Pulaski County Sheriff investigating cow deaths | News
20 of Gary Killebrew's beef cows have died since he moved his cattle to Hawkinsville in July, but he says he's not to blame.
He says his cows are thin because of bad hay, and that some were either shot or poisoned.
But the Pulaski County Sheriff's Office says he never reported that.
He believes the alleged attacks on his cattle were because he's African American.
"I believe that because I'm a black man, they don't want me out there," he said.
Killebrew says people frequently trespass on his property and that his neighbors have reported him, too.
"I know they're sending me a clear signal they don't want me up here," he said.
He insisted several farmers have cows in similar conditions because of the rough winter.
"Every other day, I'm out here feeding these cows or taking care of them. Like I said, it's been a hard winter. They made it through, and by the grace of God, I can take care of them and they'll make it on," he said.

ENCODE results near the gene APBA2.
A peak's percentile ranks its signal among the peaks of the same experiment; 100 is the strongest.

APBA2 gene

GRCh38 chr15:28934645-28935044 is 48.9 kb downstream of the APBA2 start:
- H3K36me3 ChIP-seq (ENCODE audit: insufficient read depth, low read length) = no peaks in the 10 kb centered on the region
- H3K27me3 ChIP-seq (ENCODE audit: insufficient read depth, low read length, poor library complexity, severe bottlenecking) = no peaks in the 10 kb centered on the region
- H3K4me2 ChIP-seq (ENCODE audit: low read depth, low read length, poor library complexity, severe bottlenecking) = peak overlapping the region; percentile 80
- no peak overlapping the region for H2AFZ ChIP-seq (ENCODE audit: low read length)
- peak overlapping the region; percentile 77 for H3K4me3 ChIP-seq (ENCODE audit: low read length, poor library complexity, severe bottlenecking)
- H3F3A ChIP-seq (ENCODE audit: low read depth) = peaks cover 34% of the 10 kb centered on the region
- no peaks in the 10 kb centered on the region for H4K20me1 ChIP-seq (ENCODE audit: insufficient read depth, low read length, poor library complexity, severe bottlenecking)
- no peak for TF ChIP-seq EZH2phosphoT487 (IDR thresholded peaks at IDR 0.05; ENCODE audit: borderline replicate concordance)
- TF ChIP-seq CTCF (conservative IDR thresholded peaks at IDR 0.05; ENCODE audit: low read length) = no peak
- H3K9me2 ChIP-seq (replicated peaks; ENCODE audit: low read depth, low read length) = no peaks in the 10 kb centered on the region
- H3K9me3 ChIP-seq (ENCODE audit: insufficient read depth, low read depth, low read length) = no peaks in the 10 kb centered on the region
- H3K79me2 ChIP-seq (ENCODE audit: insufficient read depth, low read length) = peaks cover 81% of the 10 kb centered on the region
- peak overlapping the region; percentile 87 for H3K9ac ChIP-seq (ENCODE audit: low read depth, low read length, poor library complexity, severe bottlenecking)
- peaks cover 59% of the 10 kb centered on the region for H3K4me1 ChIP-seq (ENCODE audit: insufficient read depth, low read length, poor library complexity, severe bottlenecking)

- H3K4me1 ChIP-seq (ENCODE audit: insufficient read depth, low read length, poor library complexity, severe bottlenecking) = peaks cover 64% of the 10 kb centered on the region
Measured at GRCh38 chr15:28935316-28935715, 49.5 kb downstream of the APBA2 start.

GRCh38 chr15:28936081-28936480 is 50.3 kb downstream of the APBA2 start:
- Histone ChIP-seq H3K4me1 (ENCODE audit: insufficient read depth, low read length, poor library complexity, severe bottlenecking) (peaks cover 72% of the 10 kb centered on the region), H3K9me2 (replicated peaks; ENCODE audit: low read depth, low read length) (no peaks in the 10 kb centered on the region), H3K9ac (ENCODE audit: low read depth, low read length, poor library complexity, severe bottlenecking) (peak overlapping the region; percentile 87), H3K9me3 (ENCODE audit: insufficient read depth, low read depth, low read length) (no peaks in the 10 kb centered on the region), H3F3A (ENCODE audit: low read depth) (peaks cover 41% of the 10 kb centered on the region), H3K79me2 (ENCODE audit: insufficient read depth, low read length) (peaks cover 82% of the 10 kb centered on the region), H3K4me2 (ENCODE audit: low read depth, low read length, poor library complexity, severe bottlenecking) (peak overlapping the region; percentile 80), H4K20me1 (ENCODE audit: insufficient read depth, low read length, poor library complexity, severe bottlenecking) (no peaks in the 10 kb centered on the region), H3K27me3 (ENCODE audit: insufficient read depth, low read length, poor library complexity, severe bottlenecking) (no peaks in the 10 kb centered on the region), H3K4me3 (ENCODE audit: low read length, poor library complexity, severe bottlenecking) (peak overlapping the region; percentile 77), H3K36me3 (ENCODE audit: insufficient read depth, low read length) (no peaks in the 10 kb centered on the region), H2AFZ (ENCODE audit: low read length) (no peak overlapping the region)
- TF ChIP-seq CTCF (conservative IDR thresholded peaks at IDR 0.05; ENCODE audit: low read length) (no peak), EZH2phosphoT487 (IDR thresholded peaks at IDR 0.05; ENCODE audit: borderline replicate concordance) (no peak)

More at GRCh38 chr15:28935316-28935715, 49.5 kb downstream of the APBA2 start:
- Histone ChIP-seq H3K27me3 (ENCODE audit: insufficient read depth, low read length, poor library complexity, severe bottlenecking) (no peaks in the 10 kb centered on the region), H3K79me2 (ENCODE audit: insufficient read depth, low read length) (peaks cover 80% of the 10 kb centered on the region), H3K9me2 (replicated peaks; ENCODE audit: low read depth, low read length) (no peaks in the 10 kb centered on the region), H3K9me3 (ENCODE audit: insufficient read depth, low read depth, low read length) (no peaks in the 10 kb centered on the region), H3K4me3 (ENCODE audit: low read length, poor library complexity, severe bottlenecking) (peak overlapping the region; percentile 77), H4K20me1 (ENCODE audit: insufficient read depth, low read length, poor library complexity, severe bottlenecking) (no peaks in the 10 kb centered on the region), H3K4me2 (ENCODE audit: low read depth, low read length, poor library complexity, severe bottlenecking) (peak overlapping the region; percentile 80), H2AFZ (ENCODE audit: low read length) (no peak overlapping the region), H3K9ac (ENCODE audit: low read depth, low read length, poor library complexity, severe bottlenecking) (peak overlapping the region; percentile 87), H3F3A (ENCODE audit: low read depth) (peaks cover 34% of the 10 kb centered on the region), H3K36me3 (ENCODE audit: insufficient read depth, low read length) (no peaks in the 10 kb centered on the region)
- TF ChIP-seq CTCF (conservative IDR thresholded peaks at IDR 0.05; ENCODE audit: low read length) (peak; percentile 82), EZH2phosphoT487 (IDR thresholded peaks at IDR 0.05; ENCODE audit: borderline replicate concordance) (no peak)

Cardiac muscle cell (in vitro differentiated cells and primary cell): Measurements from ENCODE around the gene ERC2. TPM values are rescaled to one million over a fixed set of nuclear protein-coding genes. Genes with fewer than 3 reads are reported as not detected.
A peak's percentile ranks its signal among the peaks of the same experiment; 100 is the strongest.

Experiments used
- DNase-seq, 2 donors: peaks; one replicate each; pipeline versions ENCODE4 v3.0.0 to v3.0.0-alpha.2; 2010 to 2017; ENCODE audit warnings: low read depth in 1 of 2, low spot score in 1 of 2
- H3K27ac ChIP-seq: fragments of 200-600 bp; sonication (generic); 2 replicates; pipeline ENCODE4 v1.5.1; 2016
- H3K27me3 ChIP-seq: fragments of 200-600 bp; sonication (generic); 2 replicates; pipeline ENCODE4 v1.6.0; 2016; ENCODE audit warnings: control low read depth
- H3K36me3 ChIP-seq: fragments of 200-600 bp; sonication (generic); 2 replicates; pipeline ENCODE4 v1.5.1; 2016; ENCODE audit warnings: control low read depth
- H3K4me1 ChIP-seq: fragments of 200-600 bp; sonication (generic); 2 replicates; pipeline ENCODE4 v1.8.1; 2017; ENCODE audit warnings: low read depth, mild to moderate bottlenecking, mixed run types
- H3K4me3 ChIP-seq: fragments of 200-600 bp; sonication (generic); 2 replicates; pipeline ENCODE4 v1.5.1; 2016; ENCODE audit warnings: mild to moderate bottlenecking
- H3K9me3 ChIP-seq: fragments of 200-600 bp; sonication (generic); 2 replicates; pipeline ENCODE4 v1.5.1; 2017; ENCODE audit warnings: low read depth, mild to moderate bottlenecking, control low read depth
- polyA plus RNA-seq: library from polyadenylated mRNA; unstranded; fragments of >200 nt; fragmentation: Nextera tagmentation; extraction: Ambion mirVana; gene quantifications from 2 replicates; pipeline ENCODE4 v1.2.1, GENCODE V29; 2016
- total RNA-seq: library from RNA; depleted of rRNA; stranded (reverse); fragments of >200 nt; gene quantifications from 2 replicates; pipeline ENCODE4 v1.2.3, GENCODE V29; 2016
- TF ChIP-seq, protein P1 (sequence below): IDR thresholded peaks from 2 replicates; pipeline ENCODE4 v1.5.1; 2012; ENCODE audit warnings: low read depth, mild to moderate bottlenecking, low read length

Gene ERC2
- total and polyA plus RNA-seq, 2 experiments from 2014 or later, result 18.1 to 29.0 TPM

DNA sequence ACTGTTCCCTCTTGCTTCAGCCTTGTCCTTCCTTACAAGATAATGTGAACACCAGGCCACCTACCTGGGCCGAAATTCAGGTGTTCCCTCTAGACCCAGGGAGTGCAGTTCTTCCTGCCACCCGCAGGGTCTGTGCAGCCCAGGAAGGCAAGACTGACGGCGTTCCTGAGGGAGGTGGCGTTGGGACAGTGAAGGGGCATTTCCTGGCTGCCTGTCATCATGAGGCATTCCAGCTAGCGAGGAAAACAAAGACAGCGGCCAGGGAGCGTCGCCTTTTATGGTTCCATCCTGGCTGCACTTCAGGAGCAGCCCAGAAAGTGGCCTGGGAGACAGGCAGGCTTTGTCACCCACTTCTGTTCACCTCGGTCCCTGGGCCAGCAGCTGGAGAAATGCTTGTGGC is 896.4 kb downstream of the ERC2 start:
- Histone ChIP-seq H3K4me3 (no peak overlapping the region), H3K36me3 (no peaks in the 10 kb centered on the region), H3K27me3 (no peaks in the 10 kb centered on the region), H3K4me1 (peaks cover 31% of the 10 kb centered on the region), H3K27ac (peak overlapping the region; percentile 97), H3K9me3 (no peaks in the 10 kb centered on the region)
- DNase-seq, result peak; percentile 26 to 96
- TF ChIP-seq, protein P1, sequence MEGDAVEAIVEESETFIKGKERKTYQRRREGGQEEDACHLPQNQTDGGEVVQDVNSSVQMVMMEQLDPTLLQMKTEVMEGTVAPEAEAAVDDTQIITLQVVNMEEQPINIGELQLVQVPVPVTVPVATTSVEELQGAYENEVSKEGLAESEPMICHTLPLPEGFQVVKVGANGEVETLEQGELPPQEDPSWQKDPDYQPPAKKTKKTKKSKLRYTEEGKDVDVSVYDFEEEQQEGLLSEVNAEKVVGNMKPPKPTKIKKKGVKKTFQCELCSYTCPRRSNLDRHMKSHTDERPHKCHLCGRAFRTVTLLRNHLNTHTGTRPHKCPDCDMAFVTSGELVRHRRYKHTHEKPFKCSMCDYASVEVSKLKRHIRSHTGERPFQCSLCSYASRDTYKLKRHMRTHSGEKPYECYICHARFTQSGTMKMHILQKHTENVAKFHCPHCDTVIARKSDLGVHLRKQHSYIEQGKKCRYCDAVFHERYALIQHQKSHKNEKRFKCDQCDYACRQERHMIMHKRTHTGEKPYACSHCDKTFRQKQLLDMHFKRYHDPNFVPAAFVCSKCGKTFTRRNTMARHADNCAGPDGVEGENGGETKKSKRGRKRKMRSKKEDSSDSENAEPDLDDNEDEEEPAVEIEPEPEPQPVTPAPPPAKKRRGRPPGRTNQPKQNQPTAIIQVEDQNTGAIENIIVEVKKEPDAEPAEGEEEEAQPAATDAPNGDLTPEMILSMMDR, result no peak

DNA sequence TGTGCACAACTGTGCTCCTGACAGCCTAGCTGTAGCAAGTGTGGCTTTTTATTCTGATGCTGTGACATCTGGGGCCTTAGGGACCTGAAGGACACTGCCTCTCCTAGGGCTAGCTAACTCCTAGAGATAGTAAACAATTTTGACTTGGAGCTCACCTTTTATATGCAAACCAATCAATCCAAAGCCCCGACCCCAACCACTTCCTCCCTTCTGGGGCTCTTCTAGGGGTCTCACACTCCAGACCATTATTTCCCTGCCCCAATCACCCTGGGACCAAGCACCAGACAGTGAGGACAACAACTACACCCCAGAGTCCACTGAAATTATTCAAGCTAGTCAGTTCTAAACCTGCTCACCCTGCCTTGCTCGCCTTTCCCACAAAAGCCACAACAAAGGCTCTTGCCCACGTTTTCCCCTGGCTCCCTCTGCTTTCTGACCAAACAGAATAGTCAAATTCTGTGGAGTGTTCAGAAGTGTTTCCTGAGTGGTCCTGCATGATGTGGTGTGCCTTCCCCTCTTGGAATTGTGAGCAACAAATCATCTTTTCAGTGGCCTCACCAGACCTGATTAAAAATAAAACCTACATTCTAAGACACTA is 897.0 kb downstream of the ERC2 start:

But January 18th, the Pulaski County Sheriff's Office was called on to Killebrew's farm where they found decomposing cows and a total of 14 dead cows and remains of dead cows.
There were also 30 severely underweight cows and calves.
But Killebrew says the 43 cows and 40 calves he has left will be fine.
"They're kind of thin," Killebrew. "They'll come out. I've seen a whole lot worse, and some people don't take care of theirs, but I do."
The Pulaski County Sheriff's Office says the investigation is ongoing and would not comment on the case.
We called the state Department of Agriculture for comment on the case. They did not return our calls.
Major Jason Fremont also said the state agency hadn't responded to previous complaints from Pulaski County about animal abuse.